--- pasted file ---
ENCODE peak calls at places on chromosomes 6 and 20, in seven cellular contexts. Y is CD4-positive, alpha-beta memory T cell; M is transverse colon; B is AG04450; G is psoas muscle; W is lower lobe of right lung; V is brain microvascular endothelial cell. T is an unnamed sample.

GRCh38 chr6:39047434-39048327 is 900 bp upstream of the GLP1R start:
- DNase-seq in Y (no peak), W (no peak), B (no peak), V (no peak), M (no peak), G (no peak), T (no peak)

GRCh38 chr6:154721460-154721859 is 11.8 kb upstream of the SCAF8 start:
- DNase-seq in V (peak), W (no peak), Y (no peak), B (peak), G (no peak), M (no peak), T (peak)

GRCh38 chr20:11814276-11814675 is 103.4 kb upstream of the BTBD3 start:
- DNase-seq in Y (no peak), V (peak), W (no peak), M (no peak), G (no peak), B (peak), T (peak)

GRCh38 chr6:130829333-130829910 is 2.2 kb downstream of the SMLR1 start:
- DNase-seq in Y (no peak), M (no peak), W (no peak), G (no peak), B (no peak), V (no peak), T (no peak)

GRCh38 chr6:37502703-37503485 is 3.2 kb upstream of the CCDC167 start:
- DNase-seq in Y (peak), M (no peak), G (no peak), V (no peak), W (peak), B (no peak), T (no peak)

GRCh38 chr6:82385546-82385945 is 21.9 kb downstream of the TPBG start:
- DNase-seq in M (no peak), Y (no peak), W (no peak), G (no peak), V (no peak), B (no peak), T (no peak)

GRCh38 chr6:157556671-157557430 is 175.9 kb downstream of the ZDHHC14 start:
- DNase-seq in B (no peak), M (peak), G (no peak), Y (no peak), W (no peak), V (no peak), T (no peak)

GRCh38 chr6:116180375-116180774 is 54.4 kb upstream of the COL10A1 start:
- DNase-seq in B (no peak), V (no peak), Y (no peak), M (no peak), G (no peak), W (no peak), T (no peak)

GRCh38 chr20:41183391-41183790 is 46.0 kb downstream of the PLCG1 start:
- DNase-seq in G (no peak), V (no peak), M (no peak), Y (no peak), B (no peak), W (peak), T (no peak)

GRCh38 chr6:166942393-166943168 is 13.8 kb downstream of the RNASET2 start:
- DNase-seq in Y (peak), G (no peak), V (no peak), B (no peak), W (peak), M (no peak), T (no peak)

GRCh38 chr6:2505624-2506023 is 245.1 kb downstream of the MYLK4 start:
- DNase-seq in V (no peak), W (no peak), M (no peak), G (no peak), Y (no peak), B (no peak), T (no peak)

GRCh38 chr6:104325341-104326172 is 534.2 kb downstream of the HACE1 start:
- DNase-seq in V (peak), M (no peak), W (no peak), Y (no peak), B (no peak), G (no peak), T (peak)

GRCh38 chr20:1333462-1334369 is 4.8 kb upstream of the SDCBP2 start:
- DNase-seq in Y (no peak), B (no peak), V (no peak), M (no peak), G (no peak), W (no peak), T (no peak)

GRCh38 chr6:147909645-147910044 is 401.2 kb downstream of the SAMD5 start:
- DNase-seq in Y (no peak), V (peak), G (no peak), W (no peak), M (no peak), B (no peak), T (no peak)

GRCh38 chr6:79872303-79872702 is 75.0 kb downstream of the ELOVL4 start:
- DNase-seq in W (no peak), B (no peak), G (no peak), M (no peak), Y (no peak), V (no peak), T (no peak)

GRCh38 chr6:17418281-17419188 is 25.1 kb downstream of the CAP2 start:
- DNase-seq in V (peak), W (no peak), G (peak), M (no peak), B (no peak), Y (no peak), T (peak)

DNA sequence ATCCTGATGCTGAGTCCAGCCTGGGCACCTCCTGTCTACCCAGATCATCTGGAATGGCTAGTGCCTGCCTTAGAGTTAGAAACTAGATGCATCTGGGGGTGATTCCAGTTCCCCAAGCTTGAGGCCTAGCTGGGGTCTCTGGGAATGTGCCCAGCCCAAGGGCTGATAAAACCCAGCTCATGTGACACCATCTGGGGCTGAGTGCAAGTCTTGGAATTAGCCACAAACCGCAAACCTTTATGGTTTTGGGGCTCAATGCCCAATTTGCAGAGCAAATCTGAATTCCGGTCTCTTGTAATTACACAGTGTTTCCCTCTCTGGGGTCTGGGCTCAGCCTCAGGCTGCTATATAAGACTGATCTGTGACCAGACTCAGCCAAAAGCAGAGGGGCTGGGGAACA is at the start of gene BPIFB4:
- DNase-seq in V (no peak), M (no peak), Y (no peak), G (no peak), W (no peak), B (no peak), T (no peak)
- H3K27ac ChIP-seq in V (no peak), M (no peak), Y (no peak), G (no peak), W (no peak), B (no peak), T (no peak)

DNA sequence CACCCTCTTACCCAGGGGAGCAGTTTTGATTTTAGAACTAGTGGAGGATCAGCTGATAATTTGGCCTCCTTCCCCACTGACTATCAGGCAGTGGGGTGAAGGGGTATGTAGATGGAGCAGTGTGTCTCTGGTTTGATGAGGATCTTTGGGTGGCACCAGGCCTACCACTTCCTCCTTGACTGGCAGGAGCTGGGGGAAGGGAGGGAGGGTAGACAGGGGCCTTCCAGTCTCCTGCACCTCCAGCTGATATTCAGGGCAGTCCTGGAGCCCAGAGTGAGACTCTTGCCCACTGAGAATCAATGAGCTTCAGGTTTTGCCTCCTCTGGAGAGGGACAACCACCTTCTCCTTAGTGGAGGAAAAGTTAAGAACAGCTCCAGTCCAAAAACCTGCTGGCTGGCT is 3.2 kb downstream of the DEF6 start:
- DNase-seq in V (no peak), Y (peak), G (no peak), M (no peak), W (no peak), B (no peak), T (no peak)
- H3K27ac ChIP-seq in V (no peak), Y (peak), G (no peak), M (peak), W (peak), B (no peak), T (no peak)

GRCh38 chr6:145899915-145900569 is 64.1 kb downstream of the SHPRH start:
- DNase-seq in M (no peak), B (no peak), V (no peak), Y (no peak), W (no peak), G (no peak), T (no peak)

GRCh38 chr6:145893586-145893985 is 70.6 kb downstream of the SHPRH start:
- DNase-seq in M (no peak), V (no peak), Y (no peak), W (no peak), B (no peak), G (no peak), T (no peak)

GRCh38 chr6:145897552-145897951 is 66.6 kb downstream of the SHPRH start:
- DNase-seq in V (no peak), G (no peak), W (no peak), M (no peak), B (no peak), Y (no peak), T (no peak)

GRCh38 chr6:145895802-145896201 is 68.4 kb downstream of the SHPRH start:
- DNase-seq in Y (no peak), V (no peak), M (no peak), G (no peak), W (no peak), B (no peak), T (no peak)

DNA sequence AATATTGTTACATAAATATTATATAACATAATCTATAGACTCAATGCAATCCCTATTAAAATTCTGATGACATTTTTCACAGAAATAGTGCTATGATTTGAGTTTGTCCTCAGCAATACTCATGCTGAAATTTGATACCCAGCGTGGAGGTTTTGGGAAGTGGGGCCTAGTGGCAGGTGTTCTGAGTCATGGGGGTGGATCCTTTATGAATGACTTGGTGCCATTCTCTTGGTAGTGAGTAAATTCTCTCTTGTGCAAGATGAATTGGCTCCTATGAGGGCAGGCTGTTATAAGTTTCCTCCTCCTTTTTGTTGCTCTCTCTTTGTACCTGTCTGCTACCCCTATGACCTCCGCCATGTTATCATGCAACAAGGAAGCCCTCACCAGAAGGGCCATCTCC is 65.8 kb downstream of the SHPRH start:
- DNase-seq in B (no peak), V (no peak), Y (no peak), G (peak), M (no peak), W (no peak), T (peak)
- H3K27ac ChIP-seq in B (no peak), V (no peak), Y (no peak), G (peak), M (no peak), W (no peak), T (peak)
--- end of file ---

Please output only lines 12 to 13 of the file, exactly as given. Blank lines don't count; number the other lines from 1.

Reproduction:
GRCh38 chr6:82385546-82385945 is 21.9 kb downstream of the TPBG start:
- DNase-seq in M (no peak), Y (no peak), W (no peak), G (no peak), V (no peak), B (no peak), T (no peak)